1 October 2008: Employers may be unwittingly discriminating against present and future employees - two years after the age discrimination legislation was introduced.
A major new research study entitled ‘Gen Up’ from Penna, working in collaboration with the CIPD, shows employers need to understand the four generations now present in the workforce in order to attract and retain them and ensure they are practising equality in everything from recruitment and benefits, to training and development.
The research shows that 25% of Veterans (aged over 60) and 22% of Baby Boomers (aged 45-60) would not apply for a job if it involved going through an assessment centre, whilst 44% of Baby Boomers would like to know about an employers approach to Equal Opportunities before accepting a job there – key information for employers looking to recruit an age diverse workforce.
The research also explores the needs and wants of the four generations, and found that 72% of Veterans (over 60s) would work beyond retirement age if they could chose their hours, and although Gen X (aged 30-45) want more of a work/life balance, 52% would happily work extra hours if those hours were flexible.
Anne Riley, Managing Director of Penna Recruitment Communications comments, “Employers know what they have to do by law to stick to the regulations, but that doesn’t stop some of them discriminating, albeit inadvertently, through a lack of understanding.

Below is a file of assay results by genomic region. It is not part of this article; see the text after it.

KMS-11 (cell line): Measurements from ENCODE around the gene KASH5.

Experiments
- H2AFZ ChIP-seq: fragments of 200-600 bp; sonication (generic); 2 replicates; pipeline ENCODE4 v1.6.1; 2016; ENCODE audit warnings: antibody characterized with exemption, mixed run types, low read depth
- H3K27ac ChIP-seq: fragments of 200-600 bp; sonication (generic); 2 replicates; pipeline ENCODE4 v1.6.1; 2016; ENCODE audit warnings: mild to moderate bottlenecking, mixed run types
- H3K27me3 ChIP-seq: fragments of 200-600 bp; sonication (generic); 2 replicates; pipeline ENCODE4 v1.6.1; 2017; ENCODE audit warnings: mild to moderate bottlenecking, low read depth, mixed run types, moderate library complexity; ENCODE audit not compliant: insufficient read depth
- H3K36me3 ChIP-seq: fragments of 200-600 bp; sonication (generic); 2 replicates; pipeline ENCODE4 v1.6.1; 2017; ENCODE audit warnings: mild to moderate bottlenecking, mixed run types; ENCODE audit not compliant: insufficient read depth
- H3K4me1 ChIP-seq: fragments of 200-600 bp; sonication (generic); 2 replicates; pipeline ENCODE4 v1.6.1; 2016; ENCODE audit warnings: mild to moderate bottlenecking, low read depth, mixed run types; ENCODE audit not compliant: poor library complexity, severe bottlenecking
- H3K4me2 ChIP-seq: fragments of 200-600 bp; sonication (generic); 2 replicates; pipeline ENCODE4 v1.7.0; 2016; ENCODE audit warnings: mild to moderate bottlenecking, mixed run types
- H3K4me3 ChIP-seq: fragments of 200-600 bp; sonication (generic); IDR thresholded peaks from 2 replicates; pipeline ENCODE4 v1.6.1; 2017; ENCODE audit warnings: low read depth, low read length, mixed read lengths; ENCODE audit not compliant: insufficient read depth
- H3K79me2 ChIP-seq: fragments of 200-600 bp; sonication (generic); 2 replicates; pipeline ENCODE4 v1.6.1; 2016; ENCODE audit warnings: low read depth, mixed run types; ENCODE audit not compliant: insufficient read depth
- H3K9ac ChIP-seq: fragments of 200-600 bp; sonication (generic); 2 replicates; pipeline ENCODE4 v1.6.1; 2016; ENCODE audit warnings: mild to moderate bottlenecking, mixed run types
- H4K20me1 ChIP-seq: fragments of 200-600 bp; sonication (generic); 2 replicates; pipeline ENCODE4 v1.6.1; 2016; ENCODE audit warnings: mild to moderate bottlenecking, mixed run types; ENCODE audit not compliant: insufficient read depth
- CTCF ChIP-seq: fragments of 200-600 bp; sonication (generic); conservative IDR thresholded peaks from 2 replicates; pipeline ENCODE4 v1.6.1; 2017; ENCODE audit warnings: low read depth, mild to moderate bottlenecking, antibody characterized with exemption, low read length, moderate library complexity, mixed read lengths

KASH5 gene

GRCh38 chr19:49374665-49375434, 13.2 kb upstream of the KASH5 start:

“This is the first time that there are four generations are in the workplace, and the fact that this is set against the current economic backdrop means that now more than ever, it is essential to attract and retain the best talent from all age groups.
“Of course there is - no ‘one size fits all’ solution but there are some common traits among the generations which employers need to grasp. Understanding the similarities is as important as understanding the differences,” concludes Riley.
Other findings from the research show communication on social responsibility and the ‘green’ agenda is typically targeted at the Generation Y when in fact it is the Baby Boomers who are most likely to take an employer’s reputation in these areas into account when applying for a job.
Whilst it is true that Generation Y is looking to add to its skills and will take control of their own career development it is the UK’s Baby Boomers that are the least happy with their personal development opportunities.
The complete ‘Gen Up’ report which includes best practice case studies from BNP Paribas, Google, Brunelcare, B&Q, P&G and McDonald’s is available now at http://www.penna.com/newsopinion/research.aspx
Penna’s research was carried out amongst 5,500 employees across six Western European countries.
For a copy of the report, to set up an interview or for further information, please contact:
Caroline Sweeney/Anna King / Kiren Pooni
020 7886 8440 / 07854 112612
NOTES TO EDITORS:
Penna in collaboration with the CIPD conducted over 5,500 interviews with employees across industry sectors and organisational sizes in six Western Europe countries. In additional focus groups were held with HR managers throughout the UK. The research was conducted between May and July 2008.
About Penna (www.penna.com)
Penna plc brings together expertise across the entire employment lifecycle. Penna has six business areas: Recruitment Communications, Executive Recruitment, Executive Interim, Board and Executive Coaching, HR Consulting and Career Transition.
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